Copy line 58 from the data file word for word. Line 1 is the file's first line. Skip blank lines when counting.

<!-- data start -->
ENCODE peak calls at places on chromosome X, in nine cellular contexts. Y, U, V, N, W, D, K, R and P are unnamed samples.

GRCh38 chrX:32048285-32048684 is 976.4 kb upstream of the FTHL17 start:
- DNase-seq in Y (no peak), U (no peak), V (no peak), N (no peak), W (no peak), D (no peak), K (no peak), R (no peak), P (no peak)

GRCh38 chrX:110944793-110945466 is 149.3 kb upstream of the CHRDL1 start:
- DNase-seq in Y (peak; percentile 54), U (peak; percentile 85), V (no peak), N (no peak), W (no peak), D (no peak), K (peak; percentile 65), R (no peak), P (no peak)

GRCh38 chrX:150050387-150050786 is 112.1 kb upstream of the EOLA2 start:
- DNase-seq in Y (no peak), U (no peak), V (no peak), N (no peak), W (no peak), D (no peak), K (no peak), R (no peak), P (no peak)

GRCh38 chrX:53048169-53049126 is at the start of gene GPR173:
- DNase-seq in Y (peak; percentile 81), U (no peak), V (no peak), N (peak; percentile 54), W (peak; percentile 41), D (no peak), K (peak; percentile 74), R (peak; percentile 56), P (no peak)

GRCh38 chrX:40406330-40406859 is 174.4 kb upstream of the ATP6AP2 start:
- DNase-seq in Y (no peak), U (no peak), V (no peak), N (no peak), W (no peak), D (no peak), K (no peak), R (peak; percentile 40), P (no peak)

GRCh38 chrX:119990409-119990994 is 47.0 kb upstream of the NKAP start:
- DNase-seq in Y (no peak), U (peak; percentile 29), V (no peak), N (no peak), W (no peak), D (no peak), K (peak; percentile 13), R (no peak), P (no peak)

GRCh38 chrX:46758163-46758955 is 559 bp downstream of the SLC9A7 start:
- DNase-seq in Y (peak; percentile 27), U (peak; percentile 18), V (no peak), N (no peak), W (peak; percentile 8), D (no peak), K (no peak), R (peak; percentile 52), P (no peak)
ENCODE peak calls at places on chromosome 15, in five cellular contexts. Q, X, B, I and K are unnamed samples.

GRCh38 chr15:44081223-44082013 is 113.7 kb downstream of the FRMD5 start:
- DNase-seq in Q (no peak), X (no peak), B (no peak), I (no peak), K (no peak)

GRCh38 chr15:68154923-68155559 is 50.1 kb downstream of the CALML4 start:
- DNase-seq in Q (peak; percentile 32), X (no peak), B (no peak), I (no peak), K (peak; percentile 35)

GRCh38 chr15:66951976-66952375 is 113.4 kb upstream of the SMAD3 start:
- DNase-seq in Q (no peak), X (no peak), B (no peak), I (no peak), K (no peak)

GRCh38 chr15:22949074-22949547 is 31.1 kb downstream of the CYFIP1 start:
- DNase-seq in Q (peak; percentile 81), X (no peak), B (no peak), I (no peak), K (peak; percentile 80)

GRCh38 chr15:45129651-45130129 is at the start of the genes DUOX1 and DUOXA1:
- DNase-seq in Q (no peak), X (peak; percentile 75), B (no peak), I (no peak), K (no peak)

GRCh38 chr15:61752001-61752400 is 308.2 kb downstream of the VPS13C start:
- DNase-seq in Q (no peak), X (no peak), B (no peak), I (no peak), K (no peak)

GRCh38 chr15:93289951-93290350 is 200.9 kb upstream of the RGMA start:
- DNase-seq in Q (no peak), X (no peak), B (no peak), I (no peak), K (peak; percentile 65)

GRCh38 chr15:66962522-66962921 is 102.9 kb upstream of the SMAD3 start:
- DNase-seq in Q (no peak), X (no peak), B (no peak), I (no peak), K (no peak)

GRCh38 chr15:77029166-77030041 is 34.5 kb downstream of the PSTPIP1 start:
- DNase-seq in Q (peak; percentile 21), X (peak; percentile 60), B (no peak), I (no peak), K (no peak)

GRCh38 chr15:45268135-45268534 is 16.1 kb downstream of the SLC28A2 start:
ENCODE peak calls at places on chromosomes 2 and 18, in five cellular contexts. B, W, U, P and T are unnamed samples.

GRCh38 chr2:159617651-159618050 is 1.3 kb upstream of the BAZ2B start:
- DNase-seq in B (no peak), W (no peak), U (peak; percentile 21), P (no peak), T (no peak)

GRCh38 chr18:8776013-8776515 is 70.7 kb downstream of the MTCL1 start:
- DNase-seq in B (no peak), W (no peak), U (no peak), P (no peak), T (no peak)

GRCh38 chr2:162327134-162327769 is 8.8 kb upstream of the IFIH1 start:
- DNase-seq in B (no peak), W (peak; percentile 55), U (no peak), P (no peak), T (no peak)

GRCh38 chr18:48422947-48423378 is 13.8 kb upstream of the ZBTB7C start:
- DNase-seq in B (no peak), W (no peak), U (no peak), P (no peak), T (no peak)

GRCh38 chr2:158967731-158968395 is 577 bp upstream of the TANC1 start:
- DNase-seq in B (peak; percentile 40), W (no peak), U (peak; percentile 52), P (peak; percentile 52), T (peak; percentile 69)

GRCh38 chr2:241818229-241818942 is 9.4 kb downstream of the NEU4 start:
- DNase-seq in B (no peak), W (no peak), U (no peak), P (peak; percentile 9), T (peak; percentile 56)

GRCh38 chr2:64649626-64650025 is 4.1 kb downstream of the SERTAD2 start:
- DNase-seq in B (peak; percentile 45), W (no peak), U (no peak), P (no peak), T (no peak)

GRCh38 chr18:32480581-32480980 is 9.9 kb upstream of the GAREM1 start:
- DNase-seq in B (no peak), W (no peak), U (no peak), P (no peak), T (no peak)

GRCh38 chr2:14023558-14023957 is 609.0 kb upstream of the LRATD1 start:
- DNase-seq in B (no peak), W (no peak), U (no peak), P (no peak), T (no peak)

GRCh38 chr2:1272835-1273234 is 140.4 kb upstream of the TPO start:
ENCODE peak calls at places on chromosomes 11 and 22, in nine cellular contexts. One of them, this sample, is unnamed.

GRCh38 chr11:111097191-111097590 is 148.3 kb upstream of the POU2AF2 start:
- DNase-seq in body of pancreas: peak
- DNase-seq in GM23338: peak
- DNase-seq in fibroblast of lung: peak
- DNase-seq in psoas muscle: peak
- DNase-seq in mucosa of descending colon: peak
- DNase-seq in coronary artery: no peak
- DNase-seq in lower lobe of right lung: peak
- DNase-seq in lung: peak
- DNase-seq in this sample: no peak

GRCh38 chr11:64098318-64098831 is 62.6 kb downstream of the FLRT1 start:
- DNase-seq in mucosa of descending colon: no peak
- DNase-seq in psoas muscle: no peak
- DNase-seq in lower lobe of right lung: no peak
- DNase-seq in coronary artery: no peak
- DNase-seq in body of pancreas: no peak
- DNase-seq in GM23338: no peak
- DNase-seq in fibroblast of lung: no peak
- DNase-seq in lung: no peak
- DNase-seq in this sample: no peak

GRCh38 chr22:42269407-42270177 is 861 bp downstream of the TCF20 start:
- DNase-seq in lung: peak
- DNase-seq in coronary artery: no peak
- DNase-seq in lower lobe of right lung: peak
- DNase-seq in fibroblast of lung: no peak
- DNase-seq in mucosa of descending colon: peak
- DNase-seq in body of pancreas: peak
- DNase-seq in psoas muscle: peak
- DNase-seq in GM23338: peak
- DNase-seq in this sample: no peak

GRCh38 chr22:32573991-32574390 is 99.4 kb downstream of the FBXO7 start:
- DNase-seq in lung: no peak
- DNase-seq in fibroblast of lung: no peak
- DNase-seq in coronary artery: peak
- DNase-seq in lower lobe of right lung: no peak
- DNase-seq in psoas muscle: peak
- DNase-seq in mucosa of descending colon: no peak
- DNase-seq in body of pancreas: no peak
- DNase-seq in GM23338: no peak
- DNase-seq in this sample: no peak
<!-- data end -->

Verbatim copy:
- DNase-seq in body of pancreas: peak